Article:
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I just had to post this
Lunchtime
I miss lunch.

I think we had six Japanese actors and actresses involved in the shoot, one of whom does not appear in this montage. Most of the dialogue in Mujo No Kaze is in Japanese, genuine language too — non of the jibberish I’ve heard in some old Hollywood movies!

Thanks Graham for creating this set of photos (all were taken on the day of the casting try outs). Posted by Paul Nethercott

Talent Photos Montage

It’s officially done. Well, sort of. The production part is done. We’ve premiered the teaser, had the wrap party, shot the last scenes, and bid our beloved actors farewell. Sad day.

I’d have to say that the best part of the day was our visit to the Ghibli museum. I was admittedly apprehensive about going, but as the visit progressed, I became increasingly more enchanted with the worlds Miyazaki created. We spent scarcely two hours in the museum, and, looking back, I wish we could have had more time. My favorite room was a replica of Miyazaki’s studio; the walls were covered with his watercolor sketches and beautiful landscapes. Alyssa and I were marvelling over his eclectic collection of artwork; he has books full of beautiful places, collections of drawings–of old people, for example–scrapbooks with just pictures of Japanese architecture, others with architecture from other places. It was astounding. I loved the huge boxes and jars full of stubby, worn-out drawing pencils. In short, it was lovely.

A bunch of us went shopping after that and found a bunch of great gifts for the fam back home. I’m really excited about the things we found, and I’d love to share, but I’m pretty sure my mom is going to read this, and then I’d miss the look on her face, which should be priceless… teehee. But yeah, we had a really wonderful time wandering.

This evening we went to a church in Nakano and had a film festival where we premiered the teaser for Mujo No Kaze and watched several other films by local filmmakers, which were all very exciting to see. It was a great opportunity to meet like-minded people. We also said good-bye (and thank you) to our actors, and it was then that it started to sink in that the production phase of our film was done. We’re still recovering. Or rather, we’re bracing ourselves for the onslaught of post-production work. (Eek.)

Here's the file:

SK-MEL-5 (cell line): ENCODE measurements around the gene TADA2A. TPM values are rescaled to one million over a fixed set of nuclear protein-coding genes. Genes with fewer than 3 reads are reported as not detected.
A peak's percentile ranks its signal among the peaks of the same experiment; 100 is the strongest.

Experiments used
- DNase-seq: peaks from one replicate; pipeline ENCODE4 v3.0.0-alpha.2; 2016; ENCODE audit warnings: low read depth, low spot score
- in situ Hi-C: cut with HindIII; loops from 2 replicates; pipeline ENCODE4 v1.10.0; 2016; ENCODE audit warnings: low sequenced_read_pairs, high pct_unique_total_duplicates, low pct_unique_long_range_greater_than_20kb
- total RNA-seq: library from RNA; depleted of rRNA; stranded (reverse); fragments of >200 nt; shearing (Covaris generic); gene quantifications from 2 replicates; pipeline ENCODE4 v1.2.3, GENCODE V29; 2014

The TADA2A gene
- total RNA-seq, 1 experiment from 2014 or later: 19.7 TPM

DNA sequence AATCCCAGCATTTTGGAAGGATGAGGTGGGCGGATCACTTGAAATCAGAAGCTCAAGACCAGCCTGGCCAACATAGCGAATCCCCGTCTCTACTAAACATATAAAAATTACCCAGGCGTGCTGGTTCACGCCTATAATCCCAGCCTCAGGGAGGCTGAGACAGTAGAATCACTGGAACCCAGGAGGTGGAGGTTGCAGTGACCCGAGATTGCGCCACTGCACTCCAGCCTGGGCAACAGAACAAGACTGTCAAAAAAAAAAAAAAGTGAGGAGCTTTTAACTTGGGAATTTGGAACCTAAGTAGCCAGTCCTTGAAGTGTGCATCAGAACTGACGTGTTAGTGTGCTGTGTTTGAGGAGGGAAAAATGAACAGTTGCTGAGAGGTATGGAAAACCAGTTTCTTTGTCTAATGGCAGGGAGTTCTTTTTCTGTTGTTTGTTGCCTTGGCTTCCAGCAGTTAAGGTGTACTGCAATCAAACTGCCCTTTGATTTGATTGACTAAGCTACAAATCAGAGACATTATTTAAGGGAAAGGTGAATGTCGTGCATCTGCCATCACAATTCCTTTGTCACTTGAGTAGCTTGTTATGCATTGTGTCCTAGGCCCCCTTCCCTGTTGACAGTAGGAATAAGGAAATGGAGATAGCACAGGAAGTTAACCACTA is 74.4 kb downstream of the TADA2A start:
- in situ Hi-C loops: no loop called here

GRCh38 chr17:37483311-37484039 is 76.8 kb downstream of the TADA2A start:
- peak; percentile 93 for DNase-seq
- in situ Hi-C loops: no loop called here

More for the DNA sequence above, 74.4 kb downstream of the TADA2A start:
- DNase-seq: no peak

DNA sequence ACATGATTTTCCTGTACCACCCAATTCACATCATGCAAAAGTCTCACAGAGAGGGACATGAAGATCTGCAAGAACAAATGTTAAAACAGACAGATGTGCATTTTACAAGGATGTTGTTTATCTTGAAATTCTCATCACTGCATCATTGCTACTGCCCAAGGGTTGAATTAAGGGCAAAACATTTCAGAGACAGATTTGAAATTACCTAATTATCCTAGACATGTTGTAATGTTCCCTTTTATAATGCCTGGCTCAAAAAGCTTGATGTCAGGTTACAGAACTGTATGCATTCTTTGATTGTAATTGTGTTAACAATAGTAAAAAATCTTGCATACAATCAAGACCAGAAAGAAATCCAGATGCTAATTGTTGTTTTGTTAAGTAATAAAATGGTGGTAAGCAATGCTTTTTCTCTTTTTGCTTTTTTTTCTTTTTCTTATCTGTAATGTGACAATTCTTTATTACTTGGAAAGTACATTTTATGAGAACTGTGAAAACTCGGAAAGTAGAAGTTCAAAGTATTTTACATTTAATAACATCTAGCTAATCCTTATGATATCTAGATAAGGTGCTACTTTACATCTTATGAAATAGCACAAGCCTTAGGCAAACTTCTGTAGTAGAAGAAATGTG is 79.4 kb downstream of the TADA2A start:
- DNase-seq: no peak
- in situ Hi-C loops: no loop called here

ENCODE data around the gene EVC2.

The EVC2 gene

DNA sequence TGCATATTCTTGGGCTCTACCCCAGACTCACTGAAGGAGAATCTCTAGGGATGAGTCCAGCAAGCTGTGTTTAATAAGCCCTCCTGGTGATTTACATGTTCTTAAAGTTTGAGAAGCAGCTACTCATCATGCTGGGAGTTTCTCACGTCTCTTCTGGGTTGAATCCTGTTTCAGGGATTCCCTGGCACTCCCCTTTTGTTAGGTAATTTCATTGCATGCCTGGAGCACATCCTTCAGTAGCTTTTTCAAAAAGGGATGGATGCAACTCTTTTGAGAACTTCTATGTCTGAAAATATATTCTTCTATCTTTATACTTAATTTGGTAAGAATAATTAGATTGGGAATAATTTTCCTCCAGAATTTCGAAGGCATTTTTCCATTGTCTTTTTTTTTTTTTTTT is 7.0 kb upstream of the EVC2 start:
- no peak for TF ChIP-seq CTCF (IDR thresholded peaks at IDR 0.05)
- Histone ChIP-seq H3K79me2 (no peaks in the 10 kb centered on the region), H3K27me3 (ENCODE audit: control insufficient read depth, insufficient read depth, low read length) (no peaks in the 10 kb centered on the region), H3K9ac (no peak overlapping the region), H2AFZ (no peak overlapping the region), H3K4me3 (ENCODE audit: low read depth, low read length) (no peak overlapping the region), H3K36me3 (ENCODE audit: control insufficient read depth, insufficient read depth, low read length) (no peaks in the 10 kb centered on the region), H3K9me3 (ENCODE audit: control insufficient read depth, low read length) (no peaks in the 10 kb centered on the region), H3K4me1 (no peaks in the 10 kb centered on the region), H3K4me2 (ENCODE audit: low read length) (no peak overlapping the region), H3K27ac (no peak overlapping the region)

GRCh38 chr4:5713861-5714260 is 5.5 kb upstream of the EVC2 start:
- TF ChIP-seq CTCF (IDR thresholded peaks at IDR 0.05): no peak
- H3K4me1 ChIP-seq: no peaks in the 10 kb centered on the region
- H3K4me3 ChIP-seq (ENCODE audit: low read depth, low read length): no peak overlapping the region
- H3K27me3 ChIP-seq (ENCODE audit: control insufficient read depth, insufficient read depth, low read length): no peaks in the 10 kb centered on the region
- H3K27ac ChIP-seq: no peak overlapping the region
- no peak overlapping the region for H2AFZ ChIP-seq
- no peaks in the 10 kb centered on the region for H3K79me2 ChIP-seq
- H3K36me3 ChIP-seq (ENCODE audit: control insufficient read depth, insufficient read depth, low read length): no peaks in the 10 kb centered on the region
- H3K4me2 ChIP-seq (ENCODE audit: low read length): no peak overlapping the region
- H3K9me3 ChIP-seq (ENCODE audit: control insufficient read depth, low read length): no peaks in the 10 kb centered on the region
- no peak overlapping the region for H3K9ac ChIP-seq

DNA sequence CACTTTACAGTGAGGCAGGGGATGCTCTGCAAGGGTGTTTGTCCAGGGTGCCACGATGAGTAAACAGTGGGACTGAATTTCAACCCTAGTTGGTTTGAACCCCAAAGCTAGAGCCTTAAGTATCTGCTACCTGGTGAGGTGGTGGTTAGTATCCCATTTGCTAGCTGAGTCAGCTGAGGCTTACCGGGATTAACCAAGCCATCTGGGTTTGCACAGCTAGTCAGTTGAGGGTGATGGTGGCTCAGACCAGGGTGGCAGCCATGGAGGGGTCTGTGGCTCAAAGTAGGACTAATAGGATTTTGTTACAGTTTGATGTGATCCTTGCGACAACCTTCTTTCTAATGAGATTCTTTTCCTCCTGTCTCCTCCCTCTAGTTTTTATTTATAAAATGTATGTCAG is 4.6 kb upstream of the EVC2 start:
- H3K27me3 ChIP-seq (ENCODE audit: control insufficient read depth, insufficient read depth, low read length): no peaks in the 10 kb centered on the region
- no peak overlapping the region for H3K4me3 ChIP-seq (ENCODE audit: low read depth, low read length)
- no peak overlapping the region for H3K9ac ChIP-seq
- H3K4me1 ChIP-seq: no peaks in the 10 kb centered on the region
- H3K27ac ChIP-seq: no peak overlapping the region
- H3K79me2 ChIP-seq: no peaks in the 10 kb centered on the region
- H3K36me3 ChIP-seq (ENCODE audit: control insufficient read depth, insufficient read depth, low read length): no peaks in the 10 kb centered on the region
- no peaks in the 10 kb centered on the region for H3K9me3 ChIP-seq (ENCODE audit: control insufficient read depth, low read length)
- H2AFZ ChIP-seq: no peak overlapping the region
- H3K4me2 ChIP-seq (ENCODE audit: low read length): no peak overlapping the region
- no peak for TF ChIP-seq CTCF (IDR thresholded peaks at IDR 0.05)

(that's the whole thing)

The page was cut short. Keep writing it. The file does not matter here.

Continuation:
Tomorrow we’re off to see Fuji-san, and I’m totally excited about that; it was one of the things on my list to do before I die. So yes. Adieu, have a good day!

~Erin

Fuji-san
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Filming in the countryside on the coldest day ever …

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— Mei Yen —

Greetings from Tokyo. It’s nearing midnight here and we have finished our 4th day of shooting. Things have been going great. The film will be a great addition to your home DVD library (Only 10.99 + tax) Just kidding! It’s been a great experience just being in Japan and experiencing life as a Gaijin (foreigner). God has been good and our crew has been terrific.

Today we shot in a section of Tokyo called Shibuya. Similar to Times Square, New York, this area is known for it’s large square and pedestrian traffic. It was interesting to weave through the people on their way to school and to work as we attempted to film our main character running through the crowd.

The square today during shooting.  That's our script Supervisor, Will.

The square at night.

Here’s a video I took of the square at night. I apologize for the poor quality, I took it with my digital photo camera. (Trust me our film will look better…) ;)

The most interesting location we have had so far was yesterday as we actually left the city and traveled to the countryside to film at a small train station. The area was beautiful with a running river, trees and an authentic Japanese temple as well as a brewery. We felt like we were sightseeing as we shot our film!

Yesterday's Location.

Aside from the film, we truly are getting the Japanese experience. I, along with several brave members of our crew, have eaten things we never would have believed. I have eaten squid, octupus and even raw horse. (We were really hungry…)

We have seen many different sides of the culture, from the electric city, which has evey piece of technology you could even imagine, to a crowded Subway where people were literally shoved in, to an authentic Japanese onsen, this trip has been terrific. Thank you for all your prayers and continued support.

God Bless-
Jason Becker